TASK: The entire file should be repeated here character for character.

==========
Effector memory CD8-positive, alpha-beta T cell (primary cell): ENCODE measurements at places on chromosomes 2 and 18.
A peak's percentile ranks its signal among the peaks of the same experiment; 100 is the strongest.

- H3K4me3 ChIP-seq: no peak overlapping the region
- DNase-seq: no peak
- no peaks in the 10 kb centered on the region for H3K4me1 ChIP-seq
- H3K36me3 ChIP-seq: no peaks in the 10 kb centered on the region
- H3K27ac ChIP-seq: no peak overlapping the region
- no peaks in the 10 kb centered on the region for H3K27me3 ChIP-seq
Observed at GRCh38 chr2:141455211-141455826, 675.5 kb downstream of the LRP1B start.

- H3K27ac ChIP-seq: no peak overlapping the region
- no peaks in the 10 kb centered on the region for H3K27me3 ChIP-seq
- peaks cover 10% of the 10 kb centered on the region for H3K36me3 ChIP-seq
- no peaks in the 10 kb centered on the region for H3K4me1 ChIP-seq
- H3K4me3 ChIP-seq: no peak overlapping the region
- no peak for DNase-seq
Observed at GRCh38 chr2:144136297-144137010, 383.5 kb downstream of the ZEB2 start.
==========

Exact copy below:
Effector memory CD8-positive, alpha-beta T cell (primary cell): ENCODE measurements at places on chromosomes 2 and 18.
A peak's percentile ranks its signal among the peaks of the same experiment; 100 is the strongest.

- H3K4me3 ChIP-seq: no peak overlapping the region
- DNase-seq: no peak
- no peaks in the 10 kb centered on the region for H3K4me1 ChIP-seq
- H3K36me3 ChIP-seq: no peaks in the 10 kb centered on the region
- H3K27ac ChIP-seq: no peak overlapping the region
- no peaks in the 10 kb centered on the region for H3K27me3 ChIP-seq
Observed at GRCh38 chr2:141455211-141455826, 675.5 kb downstream of the LRP1B start.

- H3K27ac ChIP-seq: no peak overlapping the region
- no peaks in the 10 kb centered on the region for H3K27me3 ChIP-seq
- peaks cover 10% of the 10 kb centered on the region for H3K36me3 ChIP-seq
- no peaks in the 10 kb centered on the region for H3K4me1 ChIP-seq
- H3K4me3 ChIP-seq: no peak overlapping the region
- no peak for DNase-seq
Observed at GRCh38 chr2:144136297-144137010, 383.5 kb downstream of the ZEB2 start.